Request for public submissions on draft standard
Members of the public with a vested interest in developing standards would not be deterred from expressing their opinions in future
A requester sought public submissions received by Standards New Zealand (SNZ) in relation to a draft standard. SNZ refused the request under section 9(2)(g)(i) and the requester complained to the Ombudsman. SNZ argued that disclosure before the Standards Committee had completed its analysis of the public submissions would:
prejudice the free and frank consensus-decision making process;
inhibit people from making submissions in the future; and
inhibit individuals from volunteering to serve on standards committees.
The Ombudsman did not accept these arguments.
Disclosure would prejudice the free and frank consensus-decision making process
The Ombudsman noted that standards committee members are usually experts on the topic, drawn from a range of professional groups, industry bodies, central and local government agencies and community groups, and are either experienced practitioners or academics, or have other relevant expertise or knowledge. People of this calibre are not likely to be easily swayed or inhibited by public discussion or debate about the accuracy or otherwise of various submissions. In addition, the terms of reference for standards committees recognise that discussion at committees is confidential. Given the relative seniority and levels of experience and expertise of the Committee members and the protection afforded by the committees’ terms of reference, the Ombudsman was not persuaded that disclosure of the public submissions would be likely to pressure, or inhibit, Committee members from representing their nominating organisations and expressing their opinions in a free and frank manner during committee meetings if required.
Disclosure would inhibit people from making submissions in the future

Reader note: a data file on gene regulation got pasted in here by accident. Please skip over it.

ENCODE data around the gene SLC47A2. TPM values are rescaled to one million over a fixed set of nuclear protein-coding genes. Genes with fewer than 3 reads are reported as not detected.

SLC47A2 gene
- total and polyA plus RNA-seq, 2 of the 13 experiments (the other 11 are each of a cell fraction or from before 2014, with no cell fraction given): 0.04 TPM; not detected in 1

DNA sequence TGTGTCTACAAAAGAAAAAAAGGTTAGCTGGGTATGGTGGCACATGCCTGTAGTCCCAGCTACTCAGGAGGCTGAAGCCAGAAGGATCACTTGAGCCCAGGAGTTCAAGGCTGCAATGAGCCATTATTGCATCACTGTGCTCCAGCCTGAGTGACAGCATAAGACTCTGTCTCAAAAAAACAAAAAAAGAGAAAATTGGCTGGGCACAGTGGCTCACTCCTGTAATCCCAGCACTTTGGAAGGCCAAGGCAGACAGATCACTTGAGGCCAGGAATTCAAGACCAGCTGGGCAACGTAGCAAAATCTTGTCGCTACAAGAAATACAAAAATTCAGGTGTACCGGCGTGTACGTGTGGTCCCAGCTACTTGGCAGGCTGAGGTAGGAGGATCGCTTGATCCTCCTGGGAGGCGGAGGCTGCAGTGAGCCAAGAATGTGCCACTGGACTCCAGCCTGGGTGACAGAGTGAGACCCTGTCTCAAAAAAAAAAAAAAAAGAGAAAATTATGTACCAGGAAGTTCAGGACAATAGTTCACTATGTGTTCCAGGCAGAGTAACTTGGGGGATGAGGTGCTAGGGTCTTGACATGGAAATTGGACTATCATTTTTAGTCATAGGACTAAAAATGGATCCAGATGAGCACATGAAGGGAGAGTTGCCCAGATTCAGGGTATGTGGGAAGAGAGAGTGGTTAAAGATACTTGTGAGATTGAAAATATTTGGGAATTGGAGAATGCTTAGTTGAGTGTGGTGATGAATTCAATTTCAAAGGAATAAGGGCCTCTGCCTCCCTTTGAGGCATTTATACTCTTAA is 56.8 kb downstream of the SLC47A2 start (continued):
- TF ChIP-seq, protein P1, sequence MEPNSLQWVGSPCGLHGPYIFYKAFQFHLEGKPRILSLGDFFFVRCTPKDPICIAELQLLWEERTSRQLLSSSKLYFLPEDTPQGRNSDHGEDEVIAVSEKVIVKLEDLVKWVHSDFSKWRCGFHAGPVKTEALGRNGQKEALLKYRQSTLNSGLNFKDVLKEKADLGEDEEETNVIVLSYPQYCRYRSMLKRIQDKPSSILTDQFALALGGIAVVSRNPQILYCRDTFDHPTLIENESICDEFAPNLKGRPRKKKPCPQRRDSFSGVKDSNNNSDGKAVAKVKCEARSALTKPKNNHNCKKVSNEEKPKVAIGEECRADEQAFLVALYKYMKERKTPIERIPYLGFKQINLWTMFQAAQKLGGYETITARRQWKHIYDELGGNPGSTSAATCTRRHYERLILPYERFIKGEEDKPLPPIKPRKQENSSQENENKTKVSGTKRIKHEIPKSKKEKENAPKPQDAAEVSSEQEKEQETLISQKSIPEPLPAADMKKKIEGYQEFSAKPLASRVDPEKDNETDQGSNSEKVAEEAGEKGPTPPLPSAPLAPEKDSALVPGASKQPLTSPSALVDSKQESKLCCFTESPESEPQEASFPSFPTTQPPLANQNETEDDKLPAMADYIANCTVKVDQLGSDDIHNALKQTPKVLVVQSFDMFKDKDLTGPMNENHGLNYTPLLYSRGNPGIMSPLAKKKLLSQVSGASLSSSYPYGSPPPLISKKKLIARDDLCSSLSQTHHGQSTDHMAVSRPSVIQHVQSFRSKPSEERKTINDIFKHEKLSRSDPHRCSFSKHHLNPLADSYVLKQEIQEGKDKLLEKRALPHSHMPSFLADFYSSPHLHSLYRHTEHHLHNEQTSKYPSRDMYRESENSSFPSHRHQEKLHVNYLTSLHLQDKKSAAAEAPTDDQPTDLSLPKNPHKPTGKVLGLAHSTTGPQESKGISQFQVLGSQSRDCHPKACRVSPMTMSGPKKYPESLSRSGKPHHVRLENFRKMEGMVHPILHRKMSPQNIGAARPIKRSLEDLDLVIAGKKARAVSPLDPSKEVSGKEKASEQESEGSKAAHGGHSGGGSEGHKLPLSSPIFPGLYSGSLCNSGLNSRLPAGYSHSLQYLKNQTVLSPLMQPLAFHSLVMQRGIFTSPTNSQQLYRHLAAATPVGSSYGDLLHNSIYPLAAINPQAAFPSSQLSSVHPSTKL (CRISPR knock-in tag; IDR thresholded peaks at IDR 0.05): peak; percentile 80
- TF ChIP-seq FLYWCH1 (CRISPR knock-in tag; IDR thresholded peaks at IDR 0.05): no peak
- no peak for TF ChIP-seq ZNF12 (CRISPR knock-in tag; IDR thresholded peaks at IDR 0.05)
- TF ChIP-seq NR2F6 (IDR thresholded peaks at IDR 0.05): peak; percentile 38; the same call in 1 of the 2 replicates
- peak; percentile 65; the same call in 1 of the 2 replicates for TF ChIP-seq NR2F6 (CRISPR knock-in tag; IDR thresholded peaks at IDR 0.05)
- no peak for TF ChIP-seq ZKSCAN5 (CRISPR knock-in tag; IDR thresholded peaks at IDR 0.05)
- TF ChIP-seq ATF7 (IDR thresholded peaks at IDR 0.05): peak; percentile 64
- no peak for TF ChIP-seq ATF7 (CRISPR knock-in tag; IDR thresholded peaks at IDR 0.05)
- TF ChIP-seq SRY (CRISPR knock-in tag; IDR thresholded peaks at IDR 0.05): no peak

The Ombudsman accepted that section 9(2)(a) of the OIA could apply to the names, addresses and contact details of individuals who made submissions on a personal basis. However, he saw no evidence that disclosure of the submissions would inhibit members of the general public from making submissions in the future. It is a requirement of the Standards Act 1988 for SNZ to seek public comment as part of the process of approving a standard. It seems likely that people who make submissions on a draft standard do so because the draft standard has implications for some aspect of their professional or personal life. A number of the submissions at issue were made by energy companies, those involved in wind farm developments and groups that oppose wind farms. These individuals all had a vested interest in alerting the standards committee to any concerns they may have with the draft standard to ensure that, as far as possible, the standard met their needs. It did not appear that any of the submissions were provided to SNZ under an obligation of confidence, and SNZ’s general practice is to disclose the public submissions once the committee has concluded its deliberations. In these circumstances, the Ombudsman was not persuaded that disclosure of the submissions would inhibit people from making a submission in the future on an issue that affects them. The Ombudsman suggested that in future SNZ consider releasing such submissions proactively on its website (having warned submitters in advance that this is its practice and thus giving them an opportunity to raise any confidentiality concerns they have).
Disclosure would inhibit individuals from volunteering to serve on standards committees
The Ombudsman noted again that members of standards committees are experts who have presumably reached levels of some seniority or experience in their particular fields. He reiterated that people of this calibre are unlikely to be easily swayed, or inhibited, by public discussion or debate about the accuracy or otherwise of various submissions. For the most part, committee members appear to represent organisations that have an interest in ensuring standards are technically and scientifically robust and meet the needs of those who will be using them. The members of the committees who work for central or local government bodies will be familiar with the application of the official information legislation and the requirement that information must be disclosed unless there is good reason to withhold it. Bearing these factors in mind, the Ombudsman was not convinced that disclosure of the public submissions would be likely to inhibit such people from volunteering to serve on standards committees in the future.
The Ombudsman formed the final opinion that section 9(2)(g)(i) did not provide good reason to withhold the public submissions and recommended their disclosure.
This case note is published under the authority of the Ombudsmen Rules 1989. It sets out an Ombudsman’s view on the facts of a particular case. It should not be taken as establishing any legal precedent that would bind an Ombudsman in future.